Sunday, July 24, 2011

Geoff's Herculean 15 hour effort!

** NB. Swimmers, please be aware that I will be away from the squad from Thursday 28th July to Friday 12th August (last session being Wednesday 27th and first back Saturday 13th August). 

I am heading over to St. John's, Newfoundland, Canada for my brother-in-law's wedding and some cold water swimming (!!) prior to my own English Channel attempt on the 5th September. I'll be back in Perth for 2 weeks between these two trips however. 

All sessions will be covered by our excellent selection of coaches during my absence and we really hope that you'll support them by attending the sessions! 

Payment card can be bought in cash tomorrow (26th July) at the squad session or online at prior to me leaving. **

Dear Swimmers

As revealed to those of you who swam on Friday morning - we are very pleased to announce that Geoff Wilson (a previous top-10 Rottnest Solo finisher) from the squad successfully completed his English Channel Swim attempt on Thursday 21st July. The 34km crossing took him 15h15', but as you'll see from the GPS map trace below, the tides (which saw every other solo fail to finish that day and only one team to make it), ensured that Geoff actually covered 57km!! This is the equivalent of a triple crossing of the Rottnest Channel. Far out! This simply demonstrates that the conditions in the Channel are so unpredictable and challenging and that time itself is pretty much irrelevant on "your" day.

On behalf of the entire squad Geoff I'd like to congratulate you on your mammoth effort their mate - you're a total inspiration to all of us who will follow.

I've attached Geoff's report below, but here are some interesting other links from his swim for your interest too:

Photos from the crossing:

Geoff's GPS trace (notice the wildly variable pace per km from 9'41" to 28'50" depending upon the tides):

** NEWSFLASH: Please note that our second solo swimmer, Lisa Delaurentis is due to start her swim at 12.00pm (Perth time) on Monday 25th July - follow and support Lisa at (with live GPS tracking) and the Live Twitter feed at **

Geoff's Story:

Hi guys,

Apart from a sore nose and rough tongue  all is remarkably good.  Managed a light swim in Dover yesterday and just having a bit of breaky now before we (Lisa and Jeff Vidler) head down for our morning swim.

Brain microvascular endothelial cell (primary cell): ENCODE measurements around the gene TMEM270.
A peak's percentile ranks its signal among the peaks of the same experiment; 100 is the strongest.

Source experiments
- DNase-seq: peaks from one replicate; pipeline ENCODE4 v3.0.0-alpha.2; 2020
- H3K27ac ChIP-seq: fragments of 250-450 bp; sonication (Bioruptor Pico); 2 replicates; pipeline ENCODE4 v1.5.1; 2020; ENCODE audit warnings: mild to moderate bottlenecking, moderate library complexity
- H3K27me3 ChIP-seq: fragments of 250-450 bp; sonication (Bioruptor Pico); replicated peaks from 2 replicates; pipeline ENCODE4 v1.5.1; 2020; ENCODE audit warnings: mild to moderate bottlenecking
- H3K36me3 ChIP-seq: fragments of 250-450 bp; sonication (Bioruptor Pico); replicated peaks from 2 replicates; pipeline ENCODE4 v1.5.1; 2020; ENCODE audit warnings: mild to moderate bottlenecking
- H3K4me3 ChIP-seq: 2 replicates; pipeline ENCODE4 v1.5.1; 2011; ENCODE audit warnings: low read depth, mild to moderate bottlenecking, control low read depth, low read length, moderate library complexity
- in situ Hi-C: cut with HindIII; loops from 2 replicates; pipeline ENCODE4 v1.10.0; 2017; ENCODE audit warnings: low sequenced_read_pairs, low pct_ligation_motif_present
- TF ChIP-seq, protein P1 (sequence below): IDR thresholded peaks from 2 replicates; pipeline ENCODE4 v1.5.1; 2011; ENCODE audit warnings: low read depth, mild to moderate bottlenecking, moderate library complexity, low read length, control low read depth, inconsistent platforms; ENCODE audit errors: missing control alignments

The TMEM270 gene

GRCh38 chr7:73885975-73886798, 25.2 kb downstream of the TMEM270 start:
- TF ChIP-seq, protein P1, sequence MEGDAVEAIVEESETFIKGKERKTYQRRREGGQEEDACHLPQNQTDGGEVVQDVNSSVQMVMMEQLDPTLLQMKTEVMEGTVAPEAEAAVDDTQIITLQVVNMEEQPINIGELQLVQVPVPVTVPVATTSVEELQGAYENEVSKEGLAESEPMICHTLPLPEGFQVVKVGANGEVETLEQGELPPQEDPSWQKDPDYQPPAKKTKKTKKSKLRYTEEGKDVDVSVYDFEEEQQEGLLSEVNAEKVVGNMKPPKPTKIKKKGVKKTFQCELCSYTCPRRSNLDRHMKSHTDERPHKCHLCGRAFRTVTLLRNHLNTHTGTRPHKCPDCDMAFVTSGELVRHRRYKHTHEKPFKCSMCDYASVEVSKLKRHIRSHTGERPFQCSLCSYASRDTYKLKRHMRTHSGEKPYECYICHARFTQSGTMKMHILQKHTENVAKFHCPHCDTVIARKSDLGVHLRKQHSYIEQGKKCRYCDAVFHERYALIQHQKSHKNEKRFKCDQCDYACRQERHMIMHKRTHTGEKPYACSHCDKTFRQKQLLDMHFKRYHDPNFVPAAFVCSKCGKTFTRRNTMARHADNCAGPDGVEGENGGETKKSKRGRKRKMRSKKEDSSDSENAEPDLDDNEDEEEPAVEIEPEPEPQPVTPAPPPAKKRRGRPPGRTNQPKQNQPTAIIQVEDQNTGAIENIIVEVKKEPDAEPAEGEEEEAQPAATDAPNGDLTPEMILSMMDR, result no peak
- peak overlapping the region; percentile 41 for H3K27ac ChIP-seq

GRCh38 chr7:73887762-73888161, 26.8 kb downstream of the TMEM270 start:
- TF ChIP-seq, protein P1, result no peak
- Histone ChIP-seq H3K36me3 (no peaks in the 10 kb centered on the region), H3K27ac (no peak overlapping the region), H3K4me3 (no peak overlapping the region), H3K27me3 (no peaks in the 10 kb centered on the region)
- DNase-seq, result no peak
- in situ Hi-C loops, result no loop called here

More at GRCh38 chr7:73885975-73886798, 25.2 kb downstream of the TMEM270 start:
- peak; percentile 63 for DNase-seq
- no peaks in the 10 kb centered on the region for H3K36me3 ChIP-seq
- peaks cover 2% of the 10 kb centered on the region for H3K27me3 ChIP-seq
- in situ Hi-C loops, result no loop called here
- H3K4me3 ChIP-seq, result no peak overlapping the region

I still can't believe the amount of well wishes and support I have been receiving from both home and here. Literally, random people have been coming up and hugging me once they know I swam the channel. 

I spent most of yesterday just reading the email, tweets and FB comments, I can't remember feeling so good!

ON the swim, really there's not a lot to say. My plan was always to go out steady and maintain a constant pace with something left just in case more was needed to hit the shore. Everything worked to plan.  Thinking through, I asked myself quite a few what if's?

1. What if I  swam faster at the start would I have been able to beat the tide change? probably not.  The tide change took the skipper by surprise and was further complicated by a strong side current and Head winds.  So my conclusion here is that if I did move at a faster pace to start there was every chance that I would've still got caught and spent a lot more energy.

2.  What if I went on a different tide/day? This was not an option.  I was ready to go! 

3.  Could I have kept going longer if needed? Most definitely!  In a strange way I felt like I could have gone for ever.  The most pain I had was the cold. I literally hurt! From my first feed stop I had the dreaded claw and couldn't open my drink bottle, my fingers didn't straighten again until France.  I was never really concerned about hypothermia, but I was concerned that my crew might decide I'd had enough so I maintained a mantra of asking myself my name, date of birth and address, I tried my phone number but couldn't remember that and thought - shit, I hope they don't ask me that one... Knowing I could do this was quite comforting, as I also knew the closer I got to France the warmer the water would be, and it was.

 I didn't have much of a concept of the time. At the 20k mark, my crew said I was on 5.30 rotto pace, then a couple of feeds later I got the coke and assumed I was about 2.30hrs from France.  The only time I asked was then and got stoney silence and based on the crew's body 
language, somehow at that point I knew I was in for a long.

My crew was just amazing, feed stops were like clockwork, between 10 and 15 seconds each. The longest feed stop was 20 seconds.  I also had full confidence in the skipper (Eric Hartley) form start to finish.

4. Given another chance, would I have changed my training program? Most definitely NOT?

5. What was the best part of the swim? Without doubt the finish (obviously) but I had my surf buddy Jeff VIdler next to me and could hep but turn the last 100m into a surf race and ran out and up the beach to beat by a nose.... Ha ha, you have no idea how good that felt!

When we returned to Varne Ridge we arrived to a billowing Australian flag and this surreal experience of people surrounding me from every direction hugs and kisses - wow!

Then I got to read some messages - Possibly the most humbling experience I've had. Totally unexpected and can't explain how good I felt.

6. Would I do this again? No!

All up, what a great adventure.  Two years in the making and totally exceeded my expectations 10 fold.   

The best part now is I know my very good friends, Lisa, Ceinwen, Waynne, Andrew, Paul N and Paul D are going to share the same experience!


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